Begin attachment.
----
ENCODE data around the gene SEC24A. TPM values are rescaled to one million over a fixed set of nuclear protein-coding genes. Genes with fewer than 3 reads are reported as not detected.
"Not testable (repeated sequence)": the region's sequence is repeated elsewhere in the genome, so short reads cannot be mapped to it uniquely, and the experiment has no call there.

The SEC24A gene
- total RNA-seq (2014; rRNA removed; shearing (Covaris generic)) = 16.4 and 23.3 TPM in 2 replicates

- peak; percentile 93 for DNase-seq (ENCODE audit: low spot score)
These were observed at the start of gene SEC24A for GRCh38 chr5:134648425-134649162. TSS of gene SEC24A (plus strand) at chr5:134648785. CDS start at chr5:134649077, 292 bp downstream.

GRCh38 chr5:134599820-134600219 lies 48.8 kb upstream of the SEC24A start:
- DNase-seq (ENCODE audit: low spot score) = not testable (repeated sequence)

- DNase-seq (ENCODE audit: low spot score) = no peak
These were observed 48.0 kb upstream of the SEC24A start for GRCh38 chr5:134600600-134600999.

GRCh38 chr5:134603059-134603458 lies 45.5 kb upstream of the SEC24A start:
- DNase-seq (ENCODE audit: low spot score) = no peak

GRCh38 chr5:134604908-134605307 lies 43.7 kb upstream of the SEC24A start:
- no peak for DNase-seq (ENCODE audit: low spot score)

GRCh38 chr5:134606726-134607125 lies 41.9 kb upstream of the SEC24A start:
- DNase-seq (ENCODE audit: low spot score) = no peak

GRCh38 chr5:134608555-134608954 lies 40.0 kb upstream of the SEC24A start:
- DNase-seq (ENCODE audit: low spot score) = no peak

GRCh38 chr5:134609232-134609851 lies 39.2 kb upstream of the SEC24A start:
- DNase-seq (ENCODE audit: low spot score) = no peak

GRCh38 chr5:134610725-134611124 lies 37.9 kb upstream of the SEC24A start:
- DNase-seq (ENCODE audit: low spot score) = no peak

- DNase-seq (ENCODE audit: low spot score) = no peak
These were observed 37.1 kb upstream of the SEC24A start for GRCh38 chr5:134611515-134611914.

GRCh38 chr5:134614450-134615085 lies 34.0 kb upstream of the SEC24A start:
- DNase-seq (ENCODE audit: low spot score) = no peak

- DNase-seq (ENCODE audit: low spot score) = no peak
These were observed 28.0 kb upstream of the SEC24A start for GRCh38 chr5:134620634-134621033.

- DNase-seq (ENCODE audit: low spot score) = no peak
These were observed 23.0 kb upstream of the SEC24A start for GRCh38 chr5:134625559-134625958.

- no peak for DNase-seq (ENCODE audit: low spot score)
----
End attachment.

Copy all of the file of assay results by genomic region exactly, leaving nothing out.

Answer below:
ENCODE data around the gene SEC24A. TPM values are rescaled to one million over a fixed set of nuclear protein-coding genes. Genes with fewer than 3 reads are reported as not detected.
"Not testable (repeated sequence)": the region's sequence is repeated elsewhere in the genome, so short reads cannot be mapped to it uniquely, and the experiment has no call there.

The SEC24A gene
- total RNA-seq (2014; rRNA removed; shearing (Covaris generic)) = 16.4 and 23.3 TPM in 2 replicates

- peak; percentile 93 for DNase-seq (ENCODE audit: low spot score)
These were observed at the start of gene SEC24A for GRCh38 chr5:134648425-134649162. TSS of gene SEC24A (plus strand) at chr5:134648785. CDS start at chr5:134649077, 292 bp downstream.

GRCh38 chr5:134599820-134600219 lies 48.8 kb upstream of the SEC24A start:
- DNase-seq (ENCODE audit: low spot score) = not testable (repeated sequence)

- DNase-seq (ENCODE audit: low spot score) = no peak
These were observed 48.0 kb upstream of the SEC24A start for GRCh38 chr5:134600600-134600999.

GRCh38 chr5:134603059-134603458 lies 45.5 kb upstream of the SEC24A start:
- DNase-seq (ENCODE audit: low spot score) = no peak

GRCh38 chr5:134604908-134605307 lies 43.7 kb upstream of the SEC24A start:
- no peak for DNase-seq (ENCODE audit: low spot score)

GRCh38 chr5:134606726-134607125 lies 41.9 kb upstream of the SEC24A start:
- DNase-seq (ENCODE audit: low spot score) = no peak

GRCh38 chr5:134608555-134608954 lies 40.0 kb upstream of the SEC24A start:
- DNase-seq (ENCODE audit: low spot score) = no peak

GRCh38 chr5:134609232-134609851 lies 39.2 kb upstream of the SEC24A start:
- DNase-seq (ENCODE audit: low spot score) = no peak

GRCh38 chr5:134610725-134611124 lies 37.9 kb upstream of the SEC24A start:
- DNase-seq (ENCODE audit: low spot score) = no peak

- DNase-seq (ENCODE audit: low spot score) = no peak
These were observed 37.1 kb upstream of the SEC24A start for GRCh38 chr5:134611515-134611914.

GRCh38 chr5:134614450-134615085 lies 34.0 kb upstream of the SEC24A start:
- DNase-seq (ENCODE audit: low spot score) = no peak

- DNase-seq (ENCODE audit: low spot score) = no peak
These were observed 28.0 kb upstream of the SEC24A start for GRCh38 chr5:134620634-134621033.

- DNase-seq (ENCODE audit: low spot score) = no peak
These were observed 23.0 kb upstream of the SEC24A start for GRCh38 chr5:134625559-134625958.

- no peak for DNase-seq (ENCODE audit: low spot score)